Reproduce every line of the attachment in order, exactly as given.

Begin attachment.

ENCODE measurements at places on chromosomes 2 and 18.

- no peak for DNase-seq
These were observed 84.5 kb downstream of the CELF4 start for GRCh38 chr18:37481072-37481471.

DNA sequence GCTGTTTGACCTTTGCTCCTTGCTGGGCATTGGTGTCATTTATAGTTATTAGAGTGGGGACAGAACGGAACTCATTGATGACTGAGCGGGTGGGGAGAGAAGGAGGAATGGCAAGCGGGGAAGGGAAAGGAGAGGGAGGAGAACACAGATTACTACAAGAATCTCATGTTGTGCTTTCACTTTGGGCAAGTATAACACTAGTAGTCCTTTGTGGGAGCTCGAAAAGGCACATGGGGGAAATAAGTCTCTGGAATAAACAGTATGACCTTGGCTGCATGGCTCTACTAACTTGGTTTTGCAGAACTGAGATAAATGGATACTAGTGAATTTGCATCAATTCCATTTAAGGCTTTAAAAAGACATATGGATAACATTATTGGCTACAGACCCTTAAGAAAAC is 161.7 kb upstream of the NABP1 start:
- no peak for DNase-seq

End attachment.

ENCODE measurements at places on chromosomes 2 and 18.

- no peak for DNase-seq
These were observed 84.5 kb downstream of the CELF4 start for GRCh38 chr18:37481072-37481471.

DNA sequence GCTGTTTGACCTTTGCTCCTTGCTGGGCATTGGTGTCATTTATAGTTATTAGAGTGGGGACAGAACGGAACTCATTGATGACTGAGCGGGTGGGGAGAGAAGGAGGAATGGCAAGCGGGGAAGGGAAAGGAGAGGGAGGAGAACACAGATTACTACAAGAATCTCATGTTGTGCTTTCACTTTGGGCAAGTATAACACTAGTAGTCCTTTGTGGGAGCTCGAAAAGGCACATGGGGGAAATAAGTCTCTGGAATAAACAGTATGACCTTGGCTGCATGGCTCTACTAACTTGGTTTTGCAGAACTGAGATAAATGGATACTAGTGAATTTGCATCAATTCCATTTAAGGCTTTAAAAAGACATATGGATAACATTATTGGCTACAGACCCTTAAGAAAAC is 161.7 kb upstream of the NABP1 start:
- no peak for DNase-seq